The Raiders are constructing their Henderson home to be open to the community, unlike the model most NFL franchises have with their headquarters and training facilities.
Workers accidentally overtightened and broke eight bolts when attaching the roof to the stadium. Project overseer Don Webb says none of those bolts came from China.
The Raiders announced a new sponsorship deal and name for the team’s headquarters and practice facility in Henderson.
A Henderson official called the Raiders practice field a “catalyst project,” though developers with projects in the area gave mixed responses as to whether the team’s arrival has sparked any other construction nearby.
Dignitaries will sign the final beam before it is lifted to the top of the stadium, which remains on target to open in July 2020.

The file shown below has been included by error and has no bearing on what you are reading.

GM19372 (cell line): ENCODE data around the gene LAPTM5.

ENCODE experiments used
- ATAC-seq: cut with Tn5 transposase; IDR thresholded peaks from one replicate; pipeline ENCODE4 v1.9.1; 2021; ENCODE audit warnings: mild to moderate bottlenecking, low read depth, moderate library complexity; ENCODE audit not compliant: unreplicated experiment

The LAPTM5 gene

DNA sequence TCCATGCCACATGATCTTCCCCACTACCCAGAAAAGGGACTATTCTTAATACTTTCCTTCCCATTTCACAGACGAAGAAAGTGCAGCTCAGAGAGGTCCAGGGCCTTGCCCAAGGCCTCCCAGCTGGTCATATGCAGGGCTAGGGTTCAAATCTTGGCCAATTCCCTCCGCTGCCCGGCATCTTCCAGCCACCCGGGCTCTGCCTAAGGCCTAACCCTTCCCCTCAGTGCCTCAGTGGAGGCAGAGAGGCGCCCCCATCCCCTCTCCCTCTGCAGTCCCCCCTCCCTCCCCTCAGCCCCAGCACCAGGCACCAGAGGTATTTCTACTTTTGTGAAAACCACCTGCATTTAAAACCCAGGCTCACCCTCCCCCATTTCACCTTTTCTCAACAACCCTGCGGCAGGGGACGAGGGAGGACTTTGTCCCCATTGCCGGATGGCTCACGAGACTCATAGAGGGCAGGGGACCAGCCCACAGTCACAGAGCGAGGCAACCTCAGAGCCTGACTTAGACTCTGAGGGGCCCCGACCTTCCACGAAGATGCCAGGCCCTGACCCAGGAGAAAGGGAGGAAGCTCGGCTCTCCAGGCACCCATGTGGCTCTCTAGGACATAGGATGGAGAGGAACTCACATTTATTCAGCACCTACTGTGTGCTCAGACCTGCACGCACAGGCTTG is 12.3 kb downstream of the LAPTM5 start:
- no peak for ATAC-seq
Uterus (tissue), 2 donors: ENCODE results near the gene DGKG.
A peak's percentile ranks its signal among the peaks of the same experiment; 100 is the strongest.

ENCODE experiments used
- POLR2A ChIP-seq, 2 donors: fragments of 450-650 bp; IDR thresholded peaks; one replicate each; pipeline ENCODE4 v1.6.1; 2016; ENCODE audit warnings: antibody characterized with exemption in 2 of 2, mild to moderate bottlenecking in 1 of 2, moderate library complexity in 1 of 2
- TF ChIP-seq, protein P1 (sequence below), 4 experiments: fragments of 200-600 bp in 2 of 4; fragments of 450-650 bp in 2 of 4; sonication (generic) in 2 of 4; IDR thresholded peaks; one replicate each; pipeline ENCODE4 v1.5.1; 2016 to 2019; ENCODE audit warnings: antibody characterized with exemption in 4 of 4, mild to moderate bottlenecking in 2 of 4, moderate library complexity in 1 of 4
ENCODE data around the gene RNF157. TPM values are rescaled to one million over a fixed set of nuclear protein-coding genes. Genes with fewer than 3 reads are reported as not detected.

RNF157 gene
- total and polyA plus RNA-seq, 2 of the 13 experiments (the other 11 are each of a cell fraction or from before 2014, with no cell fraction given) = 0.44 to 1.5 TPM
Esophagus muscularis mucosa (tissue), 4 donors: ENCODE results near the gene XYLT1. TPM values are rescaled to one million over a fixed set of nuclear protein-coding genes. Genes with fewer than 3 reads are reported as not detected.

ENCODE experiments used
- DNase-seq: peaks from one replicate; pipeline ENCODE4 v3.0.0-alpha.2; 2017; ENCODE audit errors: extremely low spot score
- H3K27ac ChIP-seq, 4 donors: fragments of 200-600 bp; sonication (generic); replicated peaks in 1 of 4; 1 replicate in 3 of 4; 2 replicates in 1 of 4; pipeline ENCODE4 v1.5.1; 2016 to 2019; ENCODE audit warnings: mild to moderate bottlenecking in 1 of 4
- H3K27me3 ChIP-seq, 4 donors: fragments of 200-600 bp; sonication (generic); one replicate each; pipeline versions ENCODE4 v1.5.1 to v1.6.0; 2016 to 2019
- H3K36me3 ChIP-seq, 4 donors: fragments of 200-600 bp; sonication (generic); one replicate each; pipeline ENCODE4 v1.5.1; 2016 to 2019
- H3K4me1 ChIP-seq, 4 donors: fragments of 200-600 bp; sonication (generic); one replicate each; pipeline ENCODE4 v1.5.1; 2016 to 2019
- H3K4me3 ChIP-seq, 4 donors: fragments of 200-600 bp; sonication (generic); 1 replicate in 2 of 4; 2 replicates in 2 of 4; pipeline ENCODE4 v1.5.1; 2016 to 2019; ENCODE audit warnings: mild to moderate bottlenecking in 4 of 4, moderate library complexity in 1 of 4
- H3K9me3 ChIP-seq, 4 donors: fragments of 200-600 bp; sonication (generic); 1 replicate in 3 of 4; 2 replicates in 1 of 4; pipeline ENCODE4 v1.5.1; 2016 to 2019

A new NFL stadium is still a long way from completion and billboards all over town say, “The Raiders are coming.”
For much of Wednesday night, there were cheers for the Henderson Raiders. Oakland Raiders President Marc Badain said his football team couldn’t be happier with the neighborhood the team will move to in 2020, when the Raiders relocate from the Bay Area to the desert.
Southern Nevada real estate professionals already have seen indications of an anticipated climb in local land values as a result of Las Vegas’ leap into big-league status.
Ask the average Minnesota Vikings fan about the team’s potentially historic run toward Super Bowl LII and there’s no question: They would love the team to be the first ever to host the NFL’s championship game in its home stadium on Feb. 4.
The Nevada Board of Regents in early January will get its first look at a proposed UNLV Joint-Use Agreement for the 65,000-seat domed football stadium being built by the Oakland Raiders after the university and the team resolved every major issue in negotiations that wrapped up last week.